How Lenders Interpret Your Credit Score

credit score

Have you ever applied for credit and worried you weren’t going to get approved, only to find out that you were? It makes you wonder how, right? I mean we all know that credit scores exist and are an important factor in receiving any line of credit. Most of us know that the higher our credit score, the greater chance we have of receiving credit or loans. But how many of us really know how lenders interpret our credit? Do they decide to lend to us based on our score or are there other factors? How do we become high and low credit risks?

Your credit score is based on five factors including payment history (35%), amounts owed (30%), length of credit history (15%), types of credit used (10%) and new credit (10%). When grouped together and calculated with algorithms, these areas of your credit history come together to produce a three-digit number that may determine whether you can rent an apartment, buy a car, or even have an electric bill in your name. So why do some companies approve you for credit when others won’t? While some look strictly at your three-digit score, others look at the individual factors that make up this number.

Every time you apply for a new line of credit, it appears in your credit history as a hard inquiry. It may be tempting to sign up for a new credit card when incentives like free umbrellas, tote bags and coffee mugs are offered, but these credit cards could hurt your credit. Such inquiries may seem innocent to you, but a lender may see your multiple applications as a sign that you are in severe financial trouble and in need of credit, or ready to take on a lot of credit debt. That doesn’t exactly scream “Hey! Lend to me!” does it? It is impossible to say how many hard inquiries are too many—some experts suggest as many as 10 in six months while others say as little as six—but I suggest only inquiring about credit when it is necessary to keep this number down.

Now, don’t get confused about inquiring about your own credit. When either you or potential employers run a credit check, this check is considered a soft inquiry. This means that it does not appear on the credit report a lender would see. It is important to run your own credit check to make sure everything is correct, or you could be getting denied for the wrong reasons.

If you have closed an account, you want to make sure it does not appear as open on your credit report. All open accounts count towards your available credit and while you may not owe anything on those cards, having available credit may trigger lenders to believe you could at any point in time put yourself in a large amount of credit debt. If you aren’t using a card and don’t plan to in the future, it may be your best bet to close that account and decrease the amount of credit on your report. (Bear in mind, never close your oldest account because it has the longest history on it.)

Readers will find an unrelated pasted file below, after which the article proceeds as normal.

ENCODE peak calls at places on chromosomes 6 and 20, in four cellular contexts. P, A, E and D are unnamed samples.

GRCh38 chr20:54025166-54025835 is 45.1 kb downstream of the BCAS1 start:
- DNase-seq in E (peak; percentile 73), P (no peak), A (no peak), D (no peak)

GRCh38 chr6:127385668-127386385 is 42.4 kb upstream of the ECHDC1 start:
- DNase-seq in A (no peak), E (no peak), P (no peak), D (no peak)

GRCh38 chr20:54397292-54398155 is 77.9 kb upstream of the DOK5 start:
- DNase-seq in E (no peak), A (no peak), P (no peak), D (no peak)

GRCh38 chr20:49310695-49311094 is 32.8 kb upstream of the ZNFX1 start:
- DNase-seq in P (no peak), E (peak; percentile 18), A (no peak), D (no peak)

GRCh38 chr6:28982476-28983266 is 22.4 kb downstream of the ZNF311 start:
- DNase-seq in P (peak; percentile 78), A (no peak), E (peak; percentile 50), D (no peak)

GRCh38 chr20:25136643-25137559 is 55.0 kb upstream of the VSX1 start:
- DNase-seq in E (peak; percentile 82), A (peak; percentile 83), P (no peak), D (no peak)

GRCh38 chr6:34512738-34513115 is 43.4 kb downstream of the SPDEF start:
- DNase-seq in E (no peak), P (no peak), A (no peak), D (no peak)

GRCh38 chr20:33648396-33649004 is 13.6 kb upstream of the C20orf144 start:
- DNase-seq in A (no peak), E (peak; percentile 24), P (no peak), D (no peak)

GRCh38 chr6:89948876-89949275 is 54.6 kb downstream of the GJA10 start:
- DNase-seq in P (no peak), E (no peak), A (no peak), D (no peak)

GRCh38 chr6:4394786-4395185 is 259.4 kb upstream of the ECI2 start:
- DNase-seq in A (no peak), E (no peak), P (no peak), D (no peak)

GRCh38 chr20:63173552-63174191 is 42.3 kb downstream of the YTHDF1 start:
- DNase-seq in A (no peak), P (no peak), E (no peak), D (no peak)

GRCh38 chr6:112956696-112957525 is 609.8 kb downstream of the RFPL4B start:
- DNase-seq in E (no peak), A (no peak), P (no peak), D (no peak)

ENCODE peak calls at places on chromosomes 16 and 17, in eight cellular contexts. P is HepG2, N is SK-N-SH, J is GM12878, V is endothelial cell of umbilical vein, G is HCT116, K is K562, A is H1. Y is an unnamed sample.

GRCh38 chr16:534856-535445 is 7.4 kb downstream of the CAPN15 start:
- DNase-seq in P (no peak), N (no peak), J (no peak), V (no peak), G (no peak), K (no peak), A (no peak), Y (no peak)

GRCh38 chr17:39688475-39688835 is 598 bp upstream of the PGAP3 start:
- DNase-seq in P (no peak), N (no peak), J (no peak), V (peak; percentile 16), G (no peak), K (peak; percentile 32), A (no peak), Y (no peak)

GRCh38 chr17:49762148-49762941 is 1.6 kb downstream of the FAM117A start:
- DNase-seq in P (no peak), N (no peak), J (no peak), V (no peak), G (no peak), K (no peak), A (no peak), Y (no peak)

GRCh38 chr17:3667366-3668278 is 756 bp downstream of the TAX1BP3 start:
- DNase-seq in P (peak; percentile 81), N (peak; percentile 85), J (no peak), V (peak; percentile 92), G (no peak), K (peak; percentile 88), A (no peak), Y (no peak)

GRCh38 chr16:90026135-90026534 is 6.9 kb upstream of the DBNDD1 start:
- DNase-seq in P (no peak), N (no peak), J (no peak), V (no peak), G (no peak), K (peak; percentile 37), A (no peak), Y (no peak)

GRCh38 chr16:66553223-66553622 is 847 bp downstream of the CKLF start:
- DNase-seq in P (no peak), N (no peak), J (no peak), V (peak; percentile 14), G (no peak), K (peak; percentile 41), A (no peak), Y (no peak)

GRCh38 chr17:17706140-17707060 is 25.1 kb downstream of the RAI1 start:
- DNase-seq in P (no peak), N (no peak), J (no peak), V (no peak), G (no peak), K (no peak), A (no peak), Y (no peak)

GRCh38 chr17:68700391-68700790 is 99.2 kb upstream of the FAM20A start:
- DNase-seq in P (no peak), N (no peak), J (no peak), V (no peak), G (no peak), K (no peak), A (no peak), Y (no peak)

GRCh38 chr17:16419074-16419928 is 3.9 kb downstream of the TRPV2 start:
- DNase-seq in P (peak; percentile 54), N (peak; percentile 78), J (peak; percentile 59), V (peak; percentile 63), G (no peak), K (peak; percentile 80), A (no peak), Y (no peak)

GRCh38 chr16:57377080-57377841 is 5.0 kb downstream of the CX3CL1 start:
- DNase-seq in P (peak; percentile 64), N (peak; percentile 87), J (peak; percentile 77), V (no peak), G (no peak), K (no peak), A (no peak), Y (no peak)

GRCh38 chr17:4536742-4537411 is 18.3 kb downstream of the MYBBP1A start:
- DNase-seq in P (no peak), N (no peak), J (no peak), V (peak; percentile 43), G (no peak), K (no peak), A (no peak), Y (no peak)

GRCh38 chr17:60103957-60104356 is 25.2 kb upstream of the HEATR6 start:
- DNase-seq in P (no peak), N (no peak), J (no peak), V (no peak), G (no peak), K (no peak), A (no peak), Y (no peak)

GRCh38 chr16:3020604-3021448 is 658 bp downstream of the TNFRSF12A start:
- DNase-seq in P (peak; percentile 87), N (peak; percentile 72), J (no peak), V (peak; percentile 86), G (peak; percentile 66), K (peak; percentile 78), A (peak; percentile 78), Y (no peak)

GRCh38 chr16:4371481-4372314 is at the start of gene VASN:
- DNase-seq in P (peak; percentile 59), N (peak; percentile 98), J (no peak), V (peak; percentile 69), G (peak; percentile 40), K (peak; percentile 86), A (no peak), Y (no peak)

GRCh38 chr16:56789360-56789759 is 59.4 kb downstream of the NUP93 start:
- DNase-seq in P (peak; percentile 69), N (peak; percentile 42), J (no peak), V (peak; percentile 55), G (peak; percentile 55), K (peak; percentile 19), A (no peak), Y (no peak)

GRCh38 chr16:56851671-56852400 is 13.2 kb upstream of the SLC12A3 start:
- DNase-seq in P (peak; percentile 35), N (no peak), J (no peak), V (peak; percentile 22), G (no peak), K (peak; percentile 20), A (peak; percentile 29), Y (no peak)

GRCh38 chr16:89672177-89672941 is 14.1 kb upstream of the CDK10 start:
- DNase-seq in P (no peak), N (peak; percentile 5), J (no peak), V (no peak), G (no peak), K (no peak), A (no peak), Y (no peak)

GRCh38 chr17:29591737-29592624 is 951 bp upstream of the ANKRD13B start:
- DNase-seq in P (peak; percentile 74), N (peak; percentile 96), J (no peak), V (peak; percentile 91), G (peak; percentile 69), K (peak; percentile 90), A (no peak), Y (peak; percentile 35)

This should be obvious, but making sure you make regular payments on any open accounts—even if it is just the minimal payment—ensures a better credit score. Any missed payments and delinquencies will stay on your credit report for seven years even if you get caught up with payments. I don’t know about you, but I wouldn’t want to lend money to a friend who is notorious for not paying it back. Why take that risk when you could lend that money to somebody who is more reliable?

At the same time, it may be easier and cheaper for you to consolidate credit cards so you only have to make one payment and are able to pay more at one time. Combining credit cards also helps to avoid having one card completely maxed out.  Using up all available credit on one card may alert lenders you are a credit risk. Why is this? Having a maxed out card is similar to applying for multiple lines of credit at one time. It signals that you may be financially strapped for one reason or another. If you have one card that is maxed out and one with plenty of extra credit, consider combining the two and closing one.

Finally, one last shocking factor that can determine if you are a low or high credit risk—your income. If your credit debt is higher than 20 percent of your income, lenders may be wary to give you a good deal, if they lend to you at all. If you unsecured debt is high, work to bring the ratio down before applying for a new account.

Comments

  1. Thanks for the post. I’ve worked hard at having good credit, but never really thought about all the factors that came into play to achieve the overall score.

  2. Yes…I always wondered about the number they came up with as well….this is a great post…it is so important for us to be financially responsible..and that comes with getting the correct information. I especially like the breakdown of the credit score…thank you

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